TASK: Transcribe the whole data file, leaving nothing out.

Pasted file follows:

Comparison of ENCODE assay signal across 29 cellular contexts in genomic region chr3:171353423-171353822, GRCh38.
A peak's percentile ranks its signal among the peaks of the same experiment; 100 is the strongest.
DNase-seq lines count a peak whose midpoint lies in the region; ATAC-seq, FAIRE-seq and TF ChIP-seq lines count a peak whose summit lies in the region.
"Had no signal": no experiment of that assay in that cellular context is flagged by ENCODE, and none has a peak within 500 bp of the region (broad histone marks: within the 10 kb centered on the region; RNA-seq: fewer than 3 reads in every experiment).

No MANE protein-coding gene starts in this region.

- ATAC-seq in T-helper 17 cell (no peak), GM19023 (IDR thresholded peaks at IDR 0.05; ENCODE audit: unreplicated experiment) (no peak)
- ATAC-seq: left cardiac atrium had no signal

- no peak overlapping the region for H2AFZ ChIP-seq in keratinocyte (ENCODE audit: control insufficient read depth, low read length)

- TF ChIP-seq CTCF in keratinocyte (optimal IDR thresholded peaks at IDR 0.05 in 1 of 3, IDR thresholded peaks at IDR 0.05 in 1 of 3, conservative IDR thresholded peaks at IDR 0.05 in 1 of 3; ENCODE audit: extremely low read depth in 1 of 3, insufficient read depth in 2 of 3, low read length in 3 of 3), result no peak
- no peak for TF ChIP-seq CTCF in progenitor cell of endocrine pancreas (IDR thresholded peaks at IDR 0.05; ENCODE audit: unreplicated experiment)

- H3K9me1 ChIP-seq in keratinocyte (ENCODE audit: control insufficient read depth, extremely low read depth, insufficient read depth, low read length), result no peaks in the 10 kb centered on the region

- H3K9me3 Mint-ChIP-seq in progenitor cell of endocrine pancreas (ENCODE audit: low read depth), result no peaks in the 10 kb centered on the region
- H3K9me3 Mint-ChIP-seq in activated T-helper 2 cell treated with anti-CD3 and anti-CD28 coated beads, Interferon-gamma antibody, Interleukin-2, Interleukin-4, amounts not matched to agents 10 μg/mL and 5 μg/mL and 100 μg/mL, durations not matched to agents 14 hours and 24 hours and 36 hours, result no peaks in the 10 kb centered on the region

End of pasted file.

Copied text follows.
Comparison of ENCODE assay signal across 29 cellular contexts in genomic region chr3:171353423-171353822, GRCh38.
A peak's percentile ranks its signal among the peaks of the same experiment; 100 is the strongest.
DNase-seq lines count a peak whose midpoint lies in the region; ATAC-seq, FAIRE-seq and TF ChIP-seq lines count a peak whose summit lies in the region.
"Had no signal": no experiment of that assay in that cellular context is flagged by ENCODE, and none has a peak within 500 bp of the region (broad histone marks: within the 10 kb centered on the region; RNA-seq: fewer than 3 reads in every experiment).

No MANE protein-coding gene starts in this region.

- ATAC-seq in T-helper 17 cell (no peak), GM19023 (IDR thresholded peaks at IDR 0.05; ENCODE audit: unreplicated experiment) (no peak)
- ATAC-seq: left cardiac atrium had no signal

- no peak overlapping the region for H2AFZ ChIP-seq in keratinocyte (ENCODE audit: control insufficient read depth, low read length)

- TF ChIP-seq CTCF in keratinocyte (optimal IDR thresholded peaks at IDR 0.05 in 1 of 3, IDR thresholded peaks at IDR 0.05 in 1 of 3, conservative IDR thresholded peaks at IDR 0.05 in 1 of 3; ENCODE audit: extremely low read depth in 1 of 3, insufficient read depth in 2 of 3, low read length in 3 of 3), result no peak
- no peak for TF ChIP-seq CTCF in progenitor cell of endocrine pancreas (IDR thresholded peaks at IDR 0.05; ENCODE audit: unreplicated experiment)

- H3K9me1 ChIP-seq in keratinocyte (ENCODE audit: control insufficient read depth, extremely low read depth, insufficient read depth, low read length), result no peaks in the 10 kb centered on the region

- H3K9me3 Mint-ChIP-seq in progenitor cell of endocrine pancreas (ENCODE audit: low read depth), result no peaks in the 10 kb centered on the region
- H3K9me3 Mint-ChIP-seq in activated T-helper 2 cell treated with anti-CD3 and anti-CD28 coated beads, Interferon-gamma antibody, Interleukin-2, Interleukin-4, amounts not matched to agents 10 μg/mL and 5 μg/mL and 100 μg/mL, durations not matched to agents 14 hours and 24 hours and 36 hours, result no peaks in the 10 kb centered on the region